And then, there are cultural aspects of eye contact. In the US and Europe, direct eye contact is expected as a sign of attentiveness and respect. However, in many African, Latin American, and Native American cultures, direct eye contact can be considered aggressive or disrespectful. In Muslim countries in the Middle East, direct eye contact between men and women is minimal. I bring this up to make the point that differences in expectations about eye contact are hugely influenced by cultural norms.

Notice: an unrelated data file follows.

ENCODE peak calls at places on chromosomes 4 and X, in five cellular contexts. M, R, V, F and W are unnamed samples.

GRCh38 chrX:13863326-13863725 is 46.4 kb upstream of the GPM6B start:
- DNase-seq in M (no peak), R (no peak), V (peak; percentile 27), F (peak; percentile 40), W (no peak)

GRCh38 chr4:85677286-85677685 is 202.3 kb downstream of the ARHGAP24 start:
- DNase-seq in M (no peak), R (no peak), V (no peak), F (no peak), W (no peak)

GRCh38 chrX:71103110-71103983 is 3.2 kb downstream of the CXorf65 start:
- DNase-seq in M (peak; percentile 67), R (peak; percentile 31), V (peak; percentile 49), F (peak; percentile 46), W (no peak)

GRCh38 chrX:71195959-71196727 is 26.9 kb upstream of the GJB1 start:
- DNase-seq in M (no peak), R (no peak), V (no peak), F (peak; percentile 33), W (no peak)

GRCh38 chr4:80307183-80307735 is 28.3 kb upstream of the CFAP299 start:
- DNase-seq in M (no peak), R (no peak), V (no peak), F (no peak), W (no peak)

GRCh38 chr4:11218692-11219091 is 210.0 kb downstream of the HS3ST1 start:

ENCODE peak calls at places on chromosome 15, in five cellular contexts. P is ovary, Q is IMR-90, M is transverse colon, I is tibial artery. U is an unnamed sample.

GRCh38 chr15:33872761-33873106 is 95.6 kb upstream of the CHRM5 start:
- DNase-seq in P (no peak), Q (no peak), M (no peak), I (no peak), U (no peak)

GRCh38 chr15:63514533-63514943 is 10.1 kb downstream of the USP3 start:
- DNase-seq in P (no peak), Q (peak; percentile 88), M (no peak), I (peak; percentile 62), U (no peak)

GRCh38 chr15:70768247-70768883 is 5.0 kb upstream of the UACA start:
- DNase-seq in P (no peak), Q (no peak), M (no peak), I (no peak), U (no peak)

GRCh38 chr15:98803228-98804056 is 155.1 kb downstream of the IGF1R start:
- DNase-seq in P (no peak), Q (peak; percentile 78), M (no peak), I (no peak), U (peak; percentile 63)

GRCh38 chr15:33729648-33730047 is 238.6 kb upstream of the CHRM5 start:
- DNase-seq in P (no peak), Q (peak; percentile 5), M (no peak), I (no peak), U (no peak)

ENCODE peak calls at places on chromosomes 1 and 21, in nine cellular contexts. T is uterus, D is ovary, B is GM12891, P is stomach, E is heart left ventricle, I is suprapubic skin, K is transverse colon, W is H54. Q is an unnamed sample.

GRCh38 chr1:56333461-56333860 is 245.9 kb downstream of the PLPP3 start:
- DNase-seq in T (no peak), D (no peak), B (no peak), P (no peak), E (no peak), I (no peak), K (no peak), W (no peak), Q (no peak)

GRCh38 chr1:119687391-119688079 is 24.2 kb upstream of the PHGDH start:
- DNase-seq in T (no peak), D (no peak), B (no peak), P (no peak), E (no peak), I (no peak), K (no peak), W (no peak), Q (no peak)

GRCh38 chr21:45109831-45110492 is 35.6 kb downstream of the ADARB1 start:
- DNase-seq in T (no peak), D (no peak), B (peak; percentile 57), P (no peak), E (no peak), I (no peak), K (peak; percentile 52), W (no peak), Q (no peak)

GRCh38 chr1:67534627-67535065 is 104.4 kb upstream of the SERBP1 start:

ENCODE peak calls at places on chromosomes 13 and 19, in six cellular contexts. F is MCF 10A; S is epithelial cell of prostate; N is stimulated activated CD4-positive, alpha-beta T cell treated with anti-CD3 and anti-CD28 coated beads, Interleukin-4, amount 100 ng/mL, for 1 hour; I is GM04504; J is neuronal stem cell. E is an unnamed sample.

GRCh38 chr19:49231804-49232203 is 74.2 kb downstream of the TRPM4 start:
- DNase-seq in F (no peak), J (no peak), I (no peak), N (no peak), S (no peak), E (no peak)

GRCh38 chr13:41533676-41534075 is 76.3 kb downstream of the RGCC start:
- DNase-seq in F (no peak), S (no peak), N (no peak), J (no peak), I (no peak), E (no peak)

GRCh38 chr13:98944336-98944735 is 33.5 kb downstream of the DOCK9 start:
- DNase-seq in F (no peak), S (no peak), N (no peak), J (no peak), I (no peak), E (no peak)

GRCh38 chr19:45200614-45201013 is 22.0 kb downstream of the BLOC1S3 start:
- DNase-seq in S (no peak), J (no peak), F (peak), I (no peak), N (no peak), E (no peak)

I have seen teachers grab a child’s face and forcefully turn it towards them, demanding (usually LOUDLY) to “LOOK AT ME” (presumably they are taught this – otherwise it seems to be more like assault than a teaching technique). Or they are taught to tell a child to “look at me” and then give the child praise or a treat for compliance. My problem with teaching a child to always look in someone’s eyes is that is it taught as a rule, and it is a rule that is fraught with exceptions in the real world. A rule-based approach is much too simplistic, and entails the risk of making the person seem even odder by relentless application. Truly appropriate eye contact allows for cultural differences, for looking away if the conversation becomes embarrassing, for averting gaze to relieve anxiety or diffuse confrontation. And how many of us look up and to the side when we are trying to think?